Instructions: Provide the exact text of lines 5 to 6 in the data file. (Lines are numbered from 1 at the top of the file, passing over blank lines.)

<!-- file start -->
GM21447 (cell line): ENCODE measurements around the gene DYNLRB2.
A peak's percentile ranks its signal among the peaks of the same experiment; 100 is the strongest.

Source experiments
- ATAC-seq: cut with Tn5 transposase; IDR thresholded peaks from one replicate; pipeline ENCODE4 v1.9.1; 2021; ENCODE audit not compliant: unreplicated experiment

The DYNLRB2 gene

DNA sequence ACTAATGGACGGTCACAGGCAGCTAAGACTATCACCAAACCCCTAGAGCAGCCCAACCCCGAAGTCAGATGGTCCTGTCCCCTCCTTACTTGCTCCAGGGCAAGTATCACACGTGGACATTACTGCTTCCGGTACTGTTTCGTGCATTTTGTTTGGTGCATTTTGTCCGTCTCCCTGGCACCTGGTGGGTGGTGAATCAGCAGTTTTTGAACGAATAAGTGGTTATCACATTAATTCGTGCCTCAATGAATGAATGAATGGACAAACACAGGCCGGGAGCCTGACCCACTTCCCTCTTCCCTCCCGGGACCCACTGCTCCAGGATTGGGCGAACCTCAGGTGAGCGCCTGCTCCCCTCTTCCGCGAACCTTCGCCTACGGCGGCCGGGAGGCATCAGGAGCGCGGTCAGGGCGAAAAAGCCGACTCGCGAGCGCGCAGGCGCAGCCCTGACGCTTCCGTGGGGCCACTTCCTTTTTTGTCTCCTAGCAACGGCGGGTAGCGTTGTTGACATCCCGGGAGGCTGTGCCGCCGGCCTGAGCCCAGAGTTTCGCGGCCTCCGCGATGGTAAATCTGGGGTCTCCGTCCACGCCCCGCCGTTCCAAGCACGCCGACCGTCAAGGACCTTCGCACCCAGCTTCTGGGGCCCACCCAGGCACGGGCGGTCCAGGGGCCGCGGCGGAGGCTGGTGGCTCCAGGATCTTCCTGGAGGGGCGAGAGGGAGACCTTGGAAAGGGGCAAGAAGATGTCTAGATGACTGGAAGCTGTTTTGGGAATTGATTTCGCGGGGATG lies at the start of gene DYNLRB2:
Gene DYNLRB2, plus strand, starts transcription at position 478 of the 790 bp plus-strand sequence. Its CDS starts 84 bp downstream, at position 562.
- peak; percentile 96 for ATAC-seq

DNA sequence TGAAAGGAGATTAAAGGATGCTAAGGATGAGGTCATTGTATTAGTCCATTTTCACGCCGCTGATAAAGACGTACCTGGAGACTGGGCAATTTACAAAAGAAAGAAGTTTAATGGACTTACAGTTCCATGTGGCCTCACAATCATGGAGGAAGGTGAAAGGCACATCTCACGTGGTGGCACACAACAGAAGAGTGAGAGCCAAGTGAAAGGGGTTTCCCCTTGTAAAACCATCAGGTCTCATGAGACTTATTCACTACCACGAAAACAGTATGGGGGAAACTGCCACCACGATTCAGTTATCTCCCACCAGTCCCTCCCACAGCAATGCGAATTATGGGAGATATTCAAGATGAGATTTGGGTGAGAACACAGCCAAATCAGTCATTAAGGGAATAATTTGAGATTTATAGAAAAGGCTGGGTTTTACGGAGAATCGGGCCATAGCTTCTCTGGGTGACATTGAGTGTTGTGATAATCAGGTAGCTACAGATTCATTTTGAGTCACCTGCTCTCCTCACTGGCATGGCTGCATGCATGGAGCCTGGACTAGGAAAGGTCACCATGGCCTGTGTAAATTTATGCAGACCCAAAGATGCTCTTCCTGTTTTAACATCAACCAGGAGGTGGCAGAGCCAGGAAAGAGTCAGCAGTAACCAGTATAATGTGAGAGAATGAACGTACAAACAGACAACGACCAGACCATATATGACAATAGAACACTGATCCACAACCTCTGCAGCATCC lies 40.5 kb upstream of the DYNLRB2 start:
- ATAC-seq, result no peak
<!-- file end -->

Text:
The DYNLRB2 gene

DNA sequence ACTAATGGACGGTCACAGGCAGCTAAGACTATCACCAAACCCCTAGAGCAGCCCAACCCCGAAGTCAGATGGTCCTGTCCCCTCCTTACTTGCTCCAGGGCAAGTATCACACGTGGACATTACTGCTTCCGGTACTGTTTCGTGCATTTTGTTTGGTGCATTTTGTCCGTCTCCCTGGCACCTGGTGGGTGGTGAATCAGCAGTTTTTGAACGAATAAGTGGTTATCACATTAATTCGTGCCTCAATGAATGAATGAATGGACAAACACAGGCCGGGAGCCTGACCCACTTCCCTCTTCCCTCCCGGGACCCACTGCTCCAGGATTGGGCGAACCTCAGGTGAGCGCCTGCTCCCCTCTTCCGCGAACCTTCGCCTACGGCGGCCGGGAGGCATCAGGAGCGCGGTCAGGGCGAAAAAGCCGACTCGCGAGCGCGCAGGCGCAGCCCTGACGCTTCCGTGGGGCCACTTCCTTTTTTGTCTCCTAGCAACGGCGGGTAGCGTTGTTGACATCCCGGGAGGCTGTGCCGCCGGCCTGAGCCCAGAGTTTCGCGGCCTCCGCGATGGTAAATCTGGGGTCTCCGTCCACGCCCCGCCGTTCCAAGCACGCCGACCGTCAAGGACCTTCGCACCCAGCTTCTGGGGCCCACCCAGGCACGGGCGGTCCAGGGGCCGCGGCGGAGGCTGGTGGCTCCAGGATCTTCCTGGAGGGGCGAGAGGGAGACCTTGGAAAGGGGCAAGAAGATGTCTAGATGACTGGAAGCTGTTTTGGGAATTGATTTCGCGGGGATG lies at the start of gene DYNLRB2: